What’s new this year at the Van Ommering’s farm? His wife is excited to announce they have “a brand new tractor pulled wagons ride now, instead of a hayride, but they are safer and bigger and red, plus they are covered. That was our big investment for this year.”  What’s in for the future? This is when her husband gets all enthusiastic about breaking the news of a new venture, in the books for a while and still in the planning stages, but much closer to completion. “ We want to build a creamery and call it the “Van Ommering Artisan Cheese Company” and make traditional cedar cheese, Gouda and possibly Brie. We hope to open in about eight months. If that happens, my oldest son, Johnny, who is 21 years old now, may come back to continue the family business. My youngest, Juliana, she is 12 and already likes to help her mom with the pumpkin patch.” The family has three employees and a poll of volunteers who help during their annual events. 

Dave Van Ommering’s parents were Dutch immigrants and bought the land in the El Monte Valley four years after coming to America and working on somebody else’s farm first. “ They grew up on dairies in the Netherlands and had the American dream to have their own farm. They always had Holstein cows to milk and always sold to a cooperative,” explains Brenda Van Ommering. Her mother in law started doing farm tours in the early ‘80s when one school showed interest to visit the place and it grew from there. “My mother in law used to offer everyone her famous butter cookies, but I cannot bake that, so I give people ice cream cups.” Both the parents and the kids visiting are happy with this lovely tradition, on top of having a free pumpkin and a bottle of water included in the admission fee for the kids, which is $10 for children under 13 years old and $5 for adults.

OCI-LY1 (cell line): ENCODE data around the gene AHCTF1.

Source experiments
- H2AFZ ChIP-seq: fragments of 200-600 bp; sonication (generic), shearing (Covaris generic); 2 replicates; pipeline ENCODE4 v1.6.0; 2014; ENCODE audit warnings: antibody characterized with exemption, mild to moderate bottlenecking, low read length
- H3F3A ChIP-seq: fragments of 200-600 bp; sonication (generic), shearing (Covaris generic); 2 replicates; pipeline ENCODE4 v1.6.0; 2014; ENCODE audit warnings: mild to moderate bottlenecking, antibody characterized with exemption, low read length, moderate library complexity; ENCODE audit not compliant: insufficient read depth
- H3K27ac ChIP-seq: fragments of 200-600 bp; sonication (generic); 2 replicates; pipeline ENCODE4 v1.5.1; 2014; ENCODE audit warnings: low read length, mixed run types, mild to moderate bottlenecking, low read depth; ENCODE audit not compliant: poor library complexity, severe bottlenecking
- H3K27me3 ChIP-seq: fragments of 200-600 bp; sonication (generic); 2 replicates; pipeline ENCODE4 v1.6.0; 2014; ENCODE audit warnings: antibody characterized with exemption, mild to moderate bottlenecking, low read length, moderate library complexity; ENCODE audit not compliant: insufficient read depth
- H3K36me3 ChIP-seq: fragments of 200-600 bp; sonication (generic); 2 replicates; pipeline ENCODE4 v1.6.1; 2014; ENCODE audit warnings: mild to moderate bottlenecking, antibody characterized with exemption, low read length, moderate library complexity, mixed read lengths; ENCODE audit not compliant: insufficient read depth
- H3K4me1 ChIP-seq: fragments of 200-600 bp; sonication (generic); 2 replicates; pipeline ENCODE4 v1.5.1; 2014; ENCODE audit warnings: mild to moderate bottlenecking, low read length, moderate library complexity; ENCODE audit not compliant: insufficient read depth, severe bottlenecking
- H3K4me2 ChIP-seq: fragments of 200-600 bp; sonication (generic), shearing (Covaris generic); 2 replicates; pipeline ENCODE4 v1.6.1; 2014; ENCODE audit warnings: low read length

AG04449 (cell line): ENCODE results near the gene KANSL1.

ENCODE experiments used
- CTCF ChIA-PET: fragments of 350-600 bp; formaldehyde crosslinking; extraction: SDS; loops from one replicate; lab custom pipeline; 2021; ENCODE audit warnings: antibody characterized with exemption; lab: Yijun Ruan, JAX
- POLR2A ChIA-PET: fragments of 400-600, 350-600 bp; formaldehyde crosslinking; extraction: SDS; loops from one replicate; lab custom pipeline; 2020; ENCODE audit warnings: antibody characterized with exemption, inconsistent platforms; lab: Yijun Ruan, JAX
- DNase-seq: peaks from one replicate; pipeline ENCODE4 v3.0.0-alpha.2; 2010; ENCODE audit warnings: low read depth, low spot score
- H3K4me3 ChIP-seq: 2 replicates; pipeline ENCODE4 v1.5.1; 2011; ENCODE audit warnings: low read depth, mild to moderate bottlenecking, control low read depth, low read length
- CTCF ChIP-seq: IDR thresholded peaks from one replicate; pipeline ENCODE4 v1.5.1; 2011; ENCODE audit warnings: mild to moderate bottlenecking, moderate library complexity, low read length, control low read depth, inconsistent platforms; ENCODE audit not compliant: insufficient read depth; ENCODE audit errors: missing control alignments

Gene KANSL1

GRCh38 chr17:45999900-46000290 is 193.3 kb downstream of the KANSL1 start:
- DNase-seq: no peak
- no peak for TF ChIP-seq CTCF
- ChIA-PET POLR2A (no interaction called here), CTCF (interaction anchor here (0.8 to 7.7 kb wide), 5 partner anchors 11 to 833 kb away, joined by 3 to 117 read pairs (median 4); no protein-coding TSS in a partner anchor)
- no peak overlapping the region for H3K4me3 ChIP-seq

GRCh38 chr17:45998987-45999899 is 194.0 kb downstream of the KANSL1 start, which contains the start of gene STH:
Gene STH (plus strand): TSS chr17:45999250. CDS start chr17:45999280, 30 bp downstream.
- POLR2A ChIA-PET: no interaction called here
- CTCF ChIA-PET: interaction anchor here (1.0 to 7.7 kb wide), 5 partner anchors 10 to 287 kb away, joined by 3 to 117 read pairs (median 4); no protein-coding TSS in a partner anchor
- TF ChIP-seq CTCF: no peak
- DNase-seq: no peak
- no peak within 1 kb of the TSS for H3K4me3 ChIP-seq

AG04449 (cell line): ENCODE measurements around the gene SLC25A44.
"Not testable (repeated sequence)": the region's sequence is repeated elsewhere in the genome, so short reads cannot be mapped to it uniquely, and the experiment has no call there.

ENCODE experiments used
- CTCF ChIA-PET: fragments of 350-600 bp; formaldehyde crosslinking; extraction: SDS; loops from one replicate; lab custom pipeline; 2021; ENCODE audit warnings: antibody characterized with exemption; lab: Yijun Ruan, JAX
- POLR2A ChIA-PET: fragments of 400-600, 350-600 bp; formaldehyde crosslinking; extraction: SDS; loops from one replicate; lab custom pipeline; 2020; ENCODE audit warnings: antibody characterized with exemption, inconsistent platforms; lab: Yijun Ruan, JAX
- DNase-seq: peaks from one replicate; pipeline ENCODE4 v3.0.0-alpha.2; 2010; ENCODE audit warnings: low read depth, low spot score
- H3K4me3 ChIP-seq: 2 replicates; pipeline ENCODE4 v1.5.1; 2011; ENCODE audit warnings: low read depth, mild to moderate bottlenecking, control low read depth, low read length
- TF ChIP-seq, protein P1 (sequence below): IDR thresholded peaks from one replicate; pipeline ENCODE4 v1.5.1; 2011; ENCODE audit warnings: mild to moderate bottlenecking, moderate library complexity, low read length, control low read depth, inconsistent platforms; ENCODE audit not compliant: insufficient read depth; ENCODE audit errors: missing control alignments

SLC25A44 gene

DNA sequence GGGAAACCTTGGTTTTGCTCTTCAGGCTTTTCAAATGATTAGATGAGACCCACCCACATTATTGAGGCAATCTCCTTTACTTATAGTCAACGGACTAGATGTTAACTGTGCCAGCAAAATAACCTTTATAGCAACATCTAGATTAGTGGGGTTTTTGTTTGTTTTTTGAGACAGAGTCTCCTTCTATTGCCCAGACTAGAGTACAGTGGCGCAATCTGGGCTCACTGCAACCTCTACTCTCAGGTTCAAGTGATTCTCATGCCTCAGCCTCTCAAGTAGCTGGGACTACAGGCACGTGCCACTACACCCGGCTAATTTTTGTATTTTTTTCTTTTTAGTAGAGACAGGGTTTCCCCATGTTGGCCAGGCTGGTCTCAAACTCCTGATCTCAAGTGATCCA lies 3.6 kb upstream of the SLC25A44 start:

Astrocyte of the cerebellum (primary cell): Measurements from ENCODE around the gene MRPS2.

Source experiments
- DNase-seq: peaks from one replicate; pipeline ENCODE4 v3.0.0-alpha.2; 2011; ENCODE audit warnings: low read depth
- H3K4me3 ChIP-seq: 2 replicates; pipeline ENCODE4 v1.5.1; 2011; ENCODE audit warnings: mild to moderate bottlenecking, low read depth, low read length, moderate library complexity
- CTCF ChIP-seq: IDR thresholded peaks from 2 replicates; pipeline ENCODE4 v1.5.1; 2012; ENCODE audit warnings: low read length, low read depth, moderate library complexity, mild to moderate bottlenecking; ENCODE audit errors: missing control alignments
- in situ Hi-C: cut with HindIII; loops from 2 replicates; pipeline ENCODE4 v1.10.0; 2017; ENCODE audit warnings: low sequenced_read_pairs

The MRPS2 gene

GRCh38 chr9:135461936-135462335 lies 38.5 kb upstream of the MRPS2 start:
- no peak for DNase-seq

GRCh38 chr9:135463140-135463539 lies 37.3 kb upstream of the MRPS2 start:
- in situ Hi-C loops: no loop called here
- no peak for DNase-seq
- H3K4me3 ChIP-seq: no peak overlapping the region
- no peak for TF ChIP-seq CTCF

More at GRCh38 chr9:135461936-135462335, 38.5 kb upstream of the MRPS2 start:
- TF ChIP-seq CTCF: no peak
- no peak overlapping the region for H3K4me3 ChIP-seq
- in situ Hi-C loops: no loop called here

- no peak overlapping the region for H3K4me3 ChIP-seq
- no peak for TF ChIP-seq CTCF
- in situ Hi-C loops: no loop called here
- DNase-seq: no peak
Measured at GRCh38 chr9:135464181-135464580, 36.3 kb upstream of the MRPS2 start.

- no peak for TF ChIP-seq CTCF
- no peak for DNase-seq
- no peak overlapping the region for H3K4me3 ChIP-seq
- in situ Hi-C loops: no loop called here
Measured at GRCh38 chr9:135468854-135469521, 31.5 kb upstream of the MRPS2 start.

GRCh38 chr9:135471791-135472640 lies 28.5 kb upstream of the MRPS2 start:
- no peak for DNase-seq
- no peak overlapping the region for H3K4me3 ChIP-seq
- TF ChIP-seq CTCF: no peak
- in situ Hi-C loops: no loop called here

Dave’s family and his brother Rob’s wife and five kids are the ones living on the farm now. The brother takes care of the dairy and fertilizer business, while Dave and Brenda are overseeing the agro tourism. Along with the pumpkin patch, they organize Oma’s Christmas Tree Patch in December, Behind the Scene tours for schools in the Spring and also the “Family Day” on first Saturday of June, during the National Dairy Month. 

The Van Ommering dairy farm is one of the last four still standing in the San Diego County, after the temporary promising boom half way through the last century when there were over 130 thriving diaries throughout the county.  They are all gone now, due to urbanization. Why are the Van Ommerings among the last ones still standing though, despite the fact that they don’t use any marketing tool and have zero advertising for their events and still count in thousands of loyal and new visitors every year? It must be because of the Van Ommerings themselves and judging by the warmth, generosity and kindness they give and receive constantly, that may actually be the secret to have a successful business in the backcountry against all odds. 

All orangey and with a fall season vibe on from the hundreds of pumpkins, Thanksgiving decorations and the scarecrows spread throughout the farm, Van Ommering family is opening their gates to all the other families in the county to celebrate the season by giving thanks and sharing the joy of spending a day out in the country with the people we love. 

For more details, including Oma’s famous butter cookies recipe, please visit